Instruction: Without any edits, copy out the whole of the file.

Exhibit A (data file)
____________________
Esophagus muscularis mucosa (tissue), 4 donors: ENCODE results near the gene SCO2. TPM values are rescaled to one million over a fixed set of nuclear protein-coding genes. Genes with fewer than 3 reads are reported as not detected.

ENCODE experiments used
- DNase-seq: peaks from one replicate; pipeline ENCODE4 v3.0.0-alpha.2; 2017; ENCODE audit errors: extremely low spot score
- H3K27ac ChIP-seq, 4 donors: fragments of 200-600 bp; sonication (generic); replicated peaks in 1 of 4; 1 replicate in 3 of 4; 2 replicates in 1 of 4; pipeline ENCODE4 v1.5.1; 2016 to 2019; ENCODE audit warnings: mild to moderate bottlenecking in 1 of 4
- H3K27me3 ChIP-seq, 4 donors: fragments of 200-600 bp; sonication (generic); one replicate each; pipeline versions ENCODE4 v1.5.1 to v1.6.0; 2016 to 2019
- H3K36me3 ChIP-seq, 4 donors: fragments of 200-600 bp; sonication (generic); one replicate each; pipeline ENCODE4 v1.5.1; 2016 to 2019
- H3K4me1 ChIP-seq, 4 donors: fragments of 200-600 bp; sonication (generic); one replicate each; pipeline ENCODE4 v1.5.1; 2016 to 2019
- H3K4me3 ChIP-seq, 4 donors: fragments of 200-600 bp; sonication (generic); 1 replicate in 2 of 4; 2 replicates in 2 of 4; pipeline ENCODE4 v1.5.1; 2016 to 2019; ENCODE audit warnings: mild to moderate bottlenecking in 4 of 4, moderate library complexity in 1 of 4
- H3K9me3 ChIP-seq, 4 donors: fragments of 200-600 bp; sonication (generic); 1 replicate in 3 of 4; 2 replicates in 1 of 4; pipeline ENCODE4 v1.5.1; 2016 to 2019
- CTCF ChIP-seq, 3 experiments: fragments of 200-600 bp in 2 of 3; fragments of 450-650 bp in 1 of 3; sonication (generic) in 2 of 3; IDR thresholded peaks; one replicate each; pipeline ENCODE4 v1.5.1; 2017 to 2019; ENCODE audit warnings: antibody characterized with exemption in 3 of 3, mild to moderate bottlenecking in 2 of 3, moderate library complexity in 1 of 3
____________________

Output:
Esophagus muscularis mucosa (tissue), 4 donors: ENCODE results near the gene SCO2. TPM values are rescaled to one million over a fixed set of nuclear protein-coding genes. Genes with fewer than 3 reads are reported as not detected.

ENCODE experiments used
- DNase-seq: peaks from one replicate; pipeline ENCODE4 v3.0.0-alpha.2; 2017; ENCODE audit errors: extremely low spot score
- H3K27ac ChIP-seq, 4 donors: fragments of 200-600 bp; sonication (generic); replicated peaks in 1 of 4; 1 replicate in 3 of 4; 2 replicates in 1 of 4; pipeline ENCODE4 v1.5.1; 2016 to 2019; ENCODE audit warnings: mild to moderate bottlenecking in 1 of 4
- H3K27me3 ChIP-seq, 4 donors: fragments of 200-600 bp; sonication (generic); one replicate each; pipeline versions ENCODE4 v1.5.1 to v1.6.0; 2016 to 2019
- H3K36me3 ChIP-seq, 4 donors: fragments of 200-600 bp; sonication (generic); one replicate each; pipeline ENCODE4 v1.5.1; 2016 to 2019
- H3K4me1 ChIP-seq, 4 donors: fragments of 200-600 bp; sonication (generic); one replicate each; pipeline ENCODE4 v1.5.1; 2016 to 2019
- H3K4me3 ChIP-seq, 4 donors: fragments of 200-600 bp; sonication (generic); 1 replicate in 2 of 4; 2 replicates in 2 of 4; pipeline ENCODE4 v1.5.1; 2016 to 2019; ENCODE audit warnings: mild to moderate bottlenecking in 4 of 4, moderate library complexity in 1 of 4
- H3K9me3 ChIP-seq, 4 donors: fragments of 200-600 bp; sonication (generic); 1 replicate in 3 of 4; 2 replicates in 1 of 4; pipeline ENCODE4 v1.5.1; 2016 to 2019
- CTCF ChIP-seq, 3 experiments: fragments of 200-600 bp in 2 of 3; fragments of 450-650 bp in 1 of 3; sonication (generic) in 2 of 3; IDR thresholded peaks; one replicate each; pipeline ENCODE4 v1.5.1; 2017 to 2019; ENCODE audit warnings: antibody characterized with exemption in 3 of 3, mild to moderate bottlenecking in 2 of 3, moderate library complexity in 1 of 3